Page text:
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    Baa Humbug

    John Brookes: #45
    August 8th, 2010 at 7:33 pm

    What a disappointing post by you John. Lift your game.

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    Bruce of Newcastle

    Mr Brookes #45

    I’ve been subscribing to NS for a long time, I forget but it must be 15 odd years by now.

    I find that now I can read maybe 2/3rds of each weekly issue, as the other third has become green theology. They are fine on hard sciency stuff, but anything vaguely environmental they go all gushy and wobbly. Lose all rigour. I am maintaining my subscription for the other 2/3rds, and skip these theological digressions.

    Same went for SciAm, which I subscribed for maybe 20 years before it went to seed sometime around year 2000. I really don’t want to cancel NS, I hope they improve as some good ole SC24 empirical evidence pours cold water down their warmist underpants.

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    John Brookes

    Sorry Baa Humbug, but when I read Jo’s piece, that is what came into my head. It did occur to me that I was not being kind, but unfortunately it does summarise how I feel about the article – it is a pretty pathetic piece of writing (sorry). You can do better Jo. Please try and rise above this petty us vs them stuff. New Scientist may be taking a stance against you, but you can’t blame them when you look at the scatter-gun approach skeptics take against climate science. To use an AFL analogy, when you are playing bad football, the umpires punish you – but there is no point getting upset, the only way to win over the umpires is to play better footy.

    There are skeptics capable of making a valuable contribution to climate science, and you are better off getting their ideas out there, rather than making sneering attacks on New Scientist. If you guys are right, then you need to win the war on the actual battlefield.

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    cohenite

    John Brookes says: “If you guys are right, then you need to win the war on the actual battlefield.”

    It was won in 2007, with Miskolczi, and again in 2010 with his follow up paper. It was won with Koutsoyiannis’s paper in 2008:

    http://www.itia.ntua.gr/en/docinfo/850/

    More recently Lindzen and Choi have responded to criticism of their 2009 paper dealing with TOA OLR showing negative feedback to temperature change and therefore much smaller climate sensitivity than AGW needs, with a corrected paper which confirms their earlier finding:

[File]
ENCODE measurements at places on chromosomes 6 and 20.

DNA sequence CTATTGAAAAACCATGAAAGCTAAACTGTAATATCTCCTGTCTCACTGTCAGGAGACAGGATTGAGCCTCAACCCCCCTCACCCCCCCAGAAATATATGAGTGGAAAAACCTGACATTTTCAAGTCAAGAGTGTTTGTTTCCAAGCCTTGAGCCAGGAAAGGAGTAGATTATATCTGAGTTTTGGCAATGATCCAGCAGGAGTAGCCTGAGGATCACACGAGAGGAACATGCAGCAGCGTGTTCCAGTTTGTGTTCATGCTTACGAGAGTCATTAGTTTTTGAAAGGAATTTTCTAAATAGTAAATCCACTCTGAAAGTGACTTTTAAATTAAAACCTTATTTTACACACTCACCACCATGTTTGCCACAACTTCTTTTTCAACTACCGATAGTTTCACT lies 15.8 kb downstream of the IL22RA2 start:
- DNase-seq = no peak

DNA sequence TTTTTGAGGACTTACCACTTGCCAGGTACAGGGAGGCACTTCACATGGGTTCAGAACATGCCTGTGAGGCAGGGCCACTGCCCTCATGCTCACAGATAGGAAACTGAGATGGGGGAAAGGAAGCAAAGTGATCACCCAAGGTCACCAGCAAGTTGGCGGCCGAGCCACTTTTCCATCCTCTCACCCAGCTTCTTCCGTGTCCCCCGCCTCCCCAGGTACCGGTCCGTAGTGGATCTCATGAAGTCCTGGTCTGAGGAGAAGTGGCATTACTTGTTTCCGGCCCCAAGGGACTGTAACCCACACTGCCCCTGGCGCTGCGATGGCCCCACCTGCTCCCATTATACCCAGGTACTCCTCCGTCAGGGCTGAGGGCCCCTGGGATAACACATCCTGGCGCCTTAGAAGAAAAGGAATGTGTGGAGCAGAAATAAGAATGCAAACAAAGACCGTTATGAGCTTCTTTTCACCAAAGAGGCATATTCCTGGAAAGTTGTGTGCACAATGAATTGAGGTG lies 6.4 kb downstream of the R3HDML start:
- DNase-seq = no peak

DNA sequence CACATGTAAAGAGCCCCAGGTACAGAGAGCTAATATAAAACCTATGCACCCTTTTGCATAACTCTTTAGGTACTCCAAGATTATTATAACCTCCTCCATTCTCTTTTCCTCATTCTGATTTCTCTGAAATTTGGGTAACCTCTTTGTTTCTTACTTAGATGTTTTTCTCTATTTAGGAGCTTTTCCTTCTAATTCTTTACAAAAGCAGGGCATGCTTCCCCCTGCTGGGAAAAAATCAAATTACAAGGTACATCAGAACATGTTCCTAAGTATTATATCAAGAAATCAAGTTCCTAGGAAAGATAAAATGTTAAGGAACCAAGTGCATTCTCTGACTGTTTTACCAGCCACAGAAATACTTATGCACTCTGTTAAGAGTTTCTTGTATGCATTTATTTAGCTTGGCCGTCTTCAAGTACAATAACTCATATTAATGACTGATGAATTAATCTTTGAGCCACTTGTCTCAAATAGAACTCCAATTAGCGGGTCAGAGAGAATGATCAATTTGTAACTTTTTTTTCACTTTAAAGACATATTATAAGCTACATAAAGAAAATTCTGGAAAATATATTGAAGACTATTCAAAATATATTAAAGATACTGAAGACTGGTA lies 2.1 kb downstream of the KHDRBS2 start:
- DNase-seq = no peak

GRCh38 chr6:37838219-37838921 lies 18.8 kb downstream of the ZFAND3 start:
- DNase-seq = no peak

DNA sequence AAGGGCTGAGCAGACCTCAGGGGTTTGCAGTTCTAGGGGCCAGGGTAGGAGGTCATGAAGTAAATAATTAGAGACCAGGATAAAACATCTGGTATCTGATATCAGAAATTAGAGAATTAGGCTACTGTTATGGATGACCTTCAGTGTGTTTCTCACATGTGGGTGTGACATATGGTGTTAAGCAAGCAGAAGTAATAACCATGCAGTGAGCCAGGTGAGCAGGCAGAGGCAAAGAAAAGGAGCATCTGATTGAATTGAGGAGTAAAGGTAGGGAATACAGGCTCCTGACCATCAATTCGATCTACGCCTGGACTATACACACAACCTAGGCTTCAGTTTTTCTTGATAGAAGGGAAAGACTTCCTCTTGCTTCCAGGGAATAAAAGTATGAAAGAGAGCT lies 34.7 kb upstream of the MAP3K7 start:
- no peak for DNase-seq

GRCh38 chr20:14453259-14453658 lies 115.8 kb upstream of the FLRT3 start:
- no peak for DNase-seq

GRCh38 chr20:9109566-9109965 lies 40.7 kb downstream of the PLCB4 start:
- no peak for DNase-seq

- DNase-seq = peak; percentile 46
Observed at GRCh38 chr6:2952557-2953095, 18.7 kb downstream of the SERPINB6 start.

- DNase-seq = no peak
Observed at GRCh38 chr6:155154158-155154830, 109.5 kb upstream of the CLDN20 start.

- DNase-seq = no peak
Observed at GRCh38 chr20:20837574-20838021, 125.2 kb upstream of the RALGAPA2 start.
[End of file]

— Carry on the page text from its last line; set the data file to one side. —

http://www.legnostorto.com/allegati/Lindzen_Choi_ERBE_JGR_v4.pdf

    AGW has no evidence to support it; produce one bit of evidence “precious” [how derivative!].

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    Roy Hogue

    John Brookes,

    If you think this is all so bad why do you stick around? It doesn’t appear to make any dent in you that no one has had a change of mind because of your criticism. If you point out factual errors people pay attention. But frankly, no one is interested in your critique of Jo for simply doing what she established this blog to do.

    What errors of fact has Jo made?

    Who are these skeptics, “…capable of making a valuable contribution to climate science,” whose ideas we should be pushing? What are their ideas? You don’t go on and say the details so we know what your alternative really is.

    Are you just a chronic complainer or do you really have something to add to the discussion?

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    janama

    It’s a dark moon tonight – the lunatics are on the grass.

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    @Jaymez
    UN Climate talks in Bonn made it to the Sydney Sun Herald. My complaint to Sun Herald:
    Please respond to my complaint against the outrageous headline ‘Climate change whips up floods, fire and ice’. This is advocacy, not reporting, as it is unsupported by the article or any science authority. Even CSIRO and BOM are careful to never say that weather is climate.

    Your article’s only support for this unequivocal statement of causality is that
    “One US delegate said Russia’s heatwave and the recent floods that have devastated Pakistan are ‘consistent with the kind of changes we would expect to see from climate change and they will only get worse unless we act quickly’.

    This is akin to making a headline “Abbott bans abortion” based on an some activist having said that “that is the kind of policy we would expect under his government”.

    Where are your editors – have you lost all sense of reason or just all integrity?

    Link

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    Peter

    Jo,

    I still think you need to critique the work of Wilson de Silva and Cosmos in this arena also. Clearly in my mind WdS is particularly vitriolic or alternately dismissive of any arguments that do not support AGW.

    I supported this Cosmos initiative from Issue 1, despite my discomfort at the (occasionally bordering on strange) sci-fi fantasy content. I wish I could still support it with my money. Sadly now I wait to see if my subscription is lapsed. I have set up a very scientific program where each day I observe whether Cosmos has been delivered. Frustratingly, of course, it is very hard to prove the absence of something.